Perceived family social support buffers against the effects of exposure to rocket attacks on adolescent depression, aggression, and severe violence. Academic Article uri icon

abstract

  • The authors compared the protective effects of 3 sources of perceived social support-from family members, friends, and school personnel-on internalizing and externalizing symptoms in adolescents exposed to rocket attacks. Data were based on 362 Israeli adolescents (median age = 14), chronically exposed to rockets from the Gaza Strip, for whom robust effects of exposure on internalizing and externalizing symptoms were reported during the 2009-2010 period (Henrich & Shahar, 2013). New analyses revealed that perceived family social support assessed in 2009 buffered against the effect of exposure to rocket attacks on depression, aggression, and severe violence during 2009-2010. FINDINGS are consistent with a human-ecological perspective exposure to political violence and encourage the employment of family-based preventive interventions in afflicted areas. (PsycINFO Database Record Language: en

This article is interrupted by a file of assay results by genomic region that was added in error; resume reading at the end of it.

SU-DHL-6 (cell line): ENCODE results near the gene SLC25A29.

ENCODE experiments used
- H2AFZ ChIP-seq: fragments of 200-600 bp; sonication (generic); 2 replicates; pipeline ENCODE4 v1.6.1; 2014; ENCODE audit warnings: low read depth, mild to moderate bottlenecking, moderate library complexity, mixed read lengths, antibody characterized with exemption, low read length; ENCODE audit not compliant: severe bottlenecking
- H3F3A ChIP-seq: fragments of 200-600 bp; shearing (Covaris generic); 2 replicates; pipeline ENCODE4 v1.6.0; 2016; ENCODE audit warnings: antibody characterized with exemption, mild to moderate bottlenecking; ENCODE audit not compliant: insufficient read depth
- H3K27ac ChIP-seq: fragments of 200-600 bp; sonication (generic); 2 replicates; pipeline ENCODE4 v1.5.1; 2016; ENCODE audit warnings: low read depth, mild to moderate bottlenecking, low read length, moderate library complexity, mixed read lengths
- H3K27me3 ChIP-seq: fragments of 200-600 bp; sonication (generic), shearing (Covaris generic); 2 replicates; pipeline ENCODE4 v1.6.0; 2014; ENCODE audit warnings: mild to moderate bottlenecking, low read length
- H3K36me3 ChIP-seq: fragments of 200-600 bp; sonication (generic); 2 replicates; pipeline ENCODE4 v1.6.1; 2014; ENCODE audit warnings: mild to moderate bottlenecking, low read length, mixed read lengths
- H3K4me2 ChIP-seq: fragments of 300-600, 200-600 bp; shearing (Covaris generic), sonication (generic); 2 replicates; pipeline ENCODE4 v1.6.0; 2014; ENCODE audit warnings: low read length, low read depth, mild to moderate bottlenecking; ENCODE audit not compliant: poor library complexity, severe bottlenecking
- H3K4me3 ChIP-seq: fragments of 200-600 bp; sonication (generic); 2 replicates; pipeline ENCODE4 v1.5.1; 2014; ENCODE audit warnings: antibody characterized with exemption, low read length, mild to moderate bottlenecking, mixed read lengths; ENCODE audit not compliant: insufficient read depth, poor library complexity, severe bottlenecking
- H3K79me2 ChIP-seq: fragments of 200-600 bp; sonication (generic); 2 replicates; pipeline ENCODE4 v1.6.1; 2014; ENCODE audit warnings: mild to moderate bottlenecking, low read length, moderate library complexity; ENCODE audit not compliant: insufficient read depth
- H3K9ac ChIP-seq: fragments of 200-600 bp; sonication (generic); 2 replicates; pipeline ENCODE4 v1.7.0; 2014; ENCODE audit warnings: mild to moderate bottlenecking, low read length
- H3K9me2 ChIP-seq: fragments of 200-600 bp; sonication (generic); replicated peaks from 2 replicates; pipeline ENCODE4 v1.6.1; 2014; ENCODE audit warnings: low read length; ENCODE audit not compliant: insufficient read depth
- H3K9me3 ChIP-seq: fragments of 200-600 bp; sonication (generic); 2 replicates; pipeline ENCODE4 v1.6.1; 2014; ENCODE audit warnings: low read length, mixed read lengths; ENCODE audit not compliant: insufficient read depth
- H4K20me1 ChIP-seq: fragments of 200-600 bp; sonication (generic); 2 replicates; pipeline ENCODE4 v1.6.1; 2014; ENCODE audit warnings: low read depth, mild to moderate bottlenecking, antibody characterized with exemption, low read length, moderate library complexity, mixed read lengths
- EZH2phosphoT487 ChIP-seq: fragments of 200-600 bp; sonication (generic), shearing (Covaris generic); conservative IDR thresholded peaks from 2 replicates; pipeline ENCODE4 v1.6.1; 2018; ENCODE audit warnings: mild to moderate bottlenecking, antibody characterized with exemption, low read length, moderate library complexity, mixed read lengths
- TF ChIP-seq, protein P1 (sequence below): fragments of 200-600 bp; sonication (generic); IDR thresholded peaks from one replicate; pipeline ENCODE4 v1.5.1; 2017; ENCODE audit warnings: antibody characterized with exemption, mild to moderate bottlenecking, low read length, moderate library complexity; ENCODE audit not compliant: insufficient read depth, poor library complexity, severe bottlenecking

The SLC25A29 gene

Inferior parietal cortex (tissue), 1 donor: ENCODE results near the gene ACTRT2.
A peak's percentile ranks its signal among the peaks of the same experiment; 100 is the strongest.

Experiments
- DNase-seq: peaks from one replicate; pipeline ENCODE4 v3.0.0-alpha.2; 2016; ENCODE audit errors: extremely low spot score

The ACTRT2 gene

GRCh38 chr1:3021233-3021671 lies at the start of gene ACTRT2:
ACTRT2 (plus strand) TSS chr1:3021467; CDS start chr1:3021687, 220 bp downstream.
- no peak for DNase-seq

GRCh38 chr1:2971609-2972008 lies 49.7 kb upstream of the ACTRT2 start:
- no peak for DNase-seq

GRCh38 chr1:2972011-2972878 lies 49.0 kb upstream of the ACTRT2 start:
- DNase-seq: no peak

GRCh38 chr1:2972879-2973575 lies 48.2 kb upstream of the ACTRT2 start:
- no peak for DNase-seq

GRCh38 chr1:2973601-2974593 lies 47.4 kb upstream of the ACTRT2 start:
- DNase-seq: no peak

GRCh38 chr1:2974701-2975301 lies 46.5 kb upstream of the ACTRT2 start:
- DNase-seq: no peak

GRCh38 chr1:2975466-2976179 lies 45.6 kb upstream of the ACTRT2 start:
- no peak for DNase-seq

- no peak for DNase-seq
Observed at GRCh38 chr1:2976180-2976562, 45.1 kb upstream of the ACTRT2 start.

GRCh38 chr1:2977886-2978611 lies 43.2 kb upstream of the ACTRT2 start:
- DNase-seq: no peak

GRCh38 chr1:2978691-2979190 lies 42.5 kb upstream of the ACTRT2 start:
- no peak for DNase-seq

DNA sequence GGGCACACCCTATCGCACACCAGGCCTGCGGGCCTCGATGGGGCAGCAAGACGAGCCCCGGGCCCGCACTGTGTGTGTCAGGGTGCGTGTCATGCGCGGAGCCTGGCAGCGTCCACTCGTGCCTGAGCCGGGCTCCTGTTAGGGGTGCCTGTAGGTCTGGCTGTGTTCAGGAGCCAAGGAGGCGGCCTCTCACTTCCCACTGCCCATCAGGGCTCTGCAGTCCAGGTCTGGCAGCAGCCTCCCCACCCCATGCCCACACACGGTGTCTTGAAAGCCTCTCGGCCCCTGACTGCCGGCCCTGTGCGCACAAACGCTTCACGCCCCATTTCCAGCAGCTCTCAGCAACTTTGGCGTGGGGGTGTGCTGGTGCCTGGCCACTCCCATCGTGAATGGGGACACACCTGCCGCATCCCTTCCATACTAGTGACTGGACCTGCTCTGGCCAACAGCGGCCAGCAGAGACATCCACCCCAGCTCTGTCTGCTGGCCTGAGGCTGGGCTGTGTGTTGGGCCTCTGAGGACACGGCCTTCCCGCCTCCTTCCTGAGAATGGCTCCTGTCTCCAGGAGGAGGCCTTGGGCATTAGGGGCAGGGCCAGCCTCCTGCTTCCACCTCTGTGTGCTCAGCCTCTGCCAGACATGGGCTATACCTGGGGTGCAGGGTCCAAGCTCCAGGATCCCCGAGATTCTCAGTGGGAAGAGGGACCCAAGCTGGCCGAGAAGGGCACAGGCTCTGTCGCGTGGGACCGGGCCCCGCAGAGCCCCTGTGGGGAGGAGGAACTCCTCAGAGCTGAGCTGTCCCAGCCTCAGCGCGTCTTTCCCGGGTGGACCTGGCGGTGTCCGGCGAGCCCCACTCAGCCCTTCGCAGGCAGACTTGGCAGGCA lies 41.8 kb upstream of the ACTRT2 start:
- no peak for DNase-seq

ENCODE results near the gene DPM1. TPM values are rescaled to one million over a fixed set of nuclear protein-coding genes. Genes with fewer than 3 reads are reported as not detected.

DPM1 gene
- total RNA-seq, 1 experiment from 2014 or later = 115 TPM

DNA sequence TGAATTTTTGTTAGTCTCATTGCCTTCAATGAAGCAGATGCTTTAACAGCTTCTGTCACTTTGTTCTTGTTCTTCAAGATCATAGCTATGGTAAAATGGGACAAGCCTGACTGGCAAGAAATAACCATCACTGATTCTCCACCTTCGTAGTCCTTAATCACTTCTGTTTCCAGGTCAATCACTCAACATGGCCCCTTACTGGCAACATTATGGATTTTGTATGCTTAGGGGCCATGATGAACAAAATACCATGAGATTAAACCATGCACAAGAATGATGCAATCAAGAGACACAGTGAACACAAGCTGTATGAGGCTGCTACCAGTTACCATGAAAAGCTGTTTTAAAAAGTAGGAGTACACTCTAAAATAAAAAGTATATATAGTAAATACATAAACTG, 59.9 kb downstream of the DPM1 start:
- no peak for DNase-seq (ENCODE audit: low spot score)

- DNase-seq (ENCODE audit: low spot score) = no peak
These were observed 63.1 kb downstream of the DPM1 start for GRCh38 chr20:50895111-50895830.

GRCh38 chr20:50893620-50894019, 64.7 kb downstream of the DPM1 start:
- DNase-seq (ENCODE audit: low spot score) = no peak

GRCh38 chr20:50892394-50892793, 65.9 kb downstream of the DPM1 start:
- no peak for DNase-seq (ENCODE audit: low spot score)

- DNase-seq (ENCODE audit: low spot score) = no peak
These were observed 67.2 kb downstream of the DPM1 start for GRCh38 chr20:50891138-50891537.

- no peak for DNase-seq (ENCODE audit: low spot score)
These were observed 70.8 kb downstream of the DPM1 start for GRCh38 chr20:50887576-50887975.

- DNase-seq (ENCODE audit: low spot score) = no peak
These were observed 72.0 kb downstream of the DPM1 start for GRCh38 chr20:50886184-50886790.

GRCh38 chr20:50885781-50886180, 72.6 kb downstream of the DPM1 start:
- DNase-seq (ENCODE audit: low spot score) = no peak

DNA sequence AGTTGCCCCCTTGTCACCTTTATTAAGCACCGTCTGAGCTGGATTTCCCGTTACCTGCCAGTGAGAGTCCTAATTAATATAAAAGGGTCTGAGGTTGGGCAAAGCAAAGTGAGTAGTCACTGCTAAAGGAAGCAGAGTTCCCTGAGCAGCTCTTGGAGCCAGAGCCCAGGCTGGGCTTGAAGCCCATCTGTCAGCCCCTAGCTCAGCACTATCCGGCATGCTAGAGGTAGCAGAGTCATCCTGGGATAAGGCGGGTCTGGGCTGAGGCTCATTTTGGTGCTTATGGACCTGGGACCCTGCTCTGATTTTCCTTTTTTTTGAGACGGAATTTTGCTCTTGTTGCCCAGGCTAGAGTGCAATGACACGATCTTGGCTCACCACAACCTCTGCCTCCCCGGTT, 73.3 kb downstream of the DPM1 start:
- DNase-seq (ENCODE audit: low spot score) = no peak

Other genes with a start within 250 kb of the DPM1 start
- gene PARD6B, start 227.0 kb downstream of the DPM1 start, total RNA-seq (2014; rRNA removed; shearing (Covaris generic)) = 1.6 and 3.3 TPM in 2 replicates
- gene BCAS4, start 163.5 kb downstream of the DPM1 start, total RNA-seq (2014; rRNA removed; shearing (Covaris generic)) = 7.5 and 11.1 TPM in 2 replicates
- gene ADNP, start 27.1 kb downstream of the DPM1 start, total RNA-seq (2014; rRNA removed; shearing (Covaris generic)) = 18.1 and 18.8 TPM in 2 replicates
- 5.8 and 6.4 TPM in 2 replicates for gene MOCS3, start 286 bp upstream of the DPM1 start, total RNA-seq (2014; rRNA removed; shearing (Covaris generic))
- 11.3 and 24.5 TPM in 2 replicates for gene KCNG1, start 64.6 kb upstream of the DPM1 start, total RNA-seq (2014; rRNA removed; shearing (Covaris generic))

publication date

  • January 1, 2016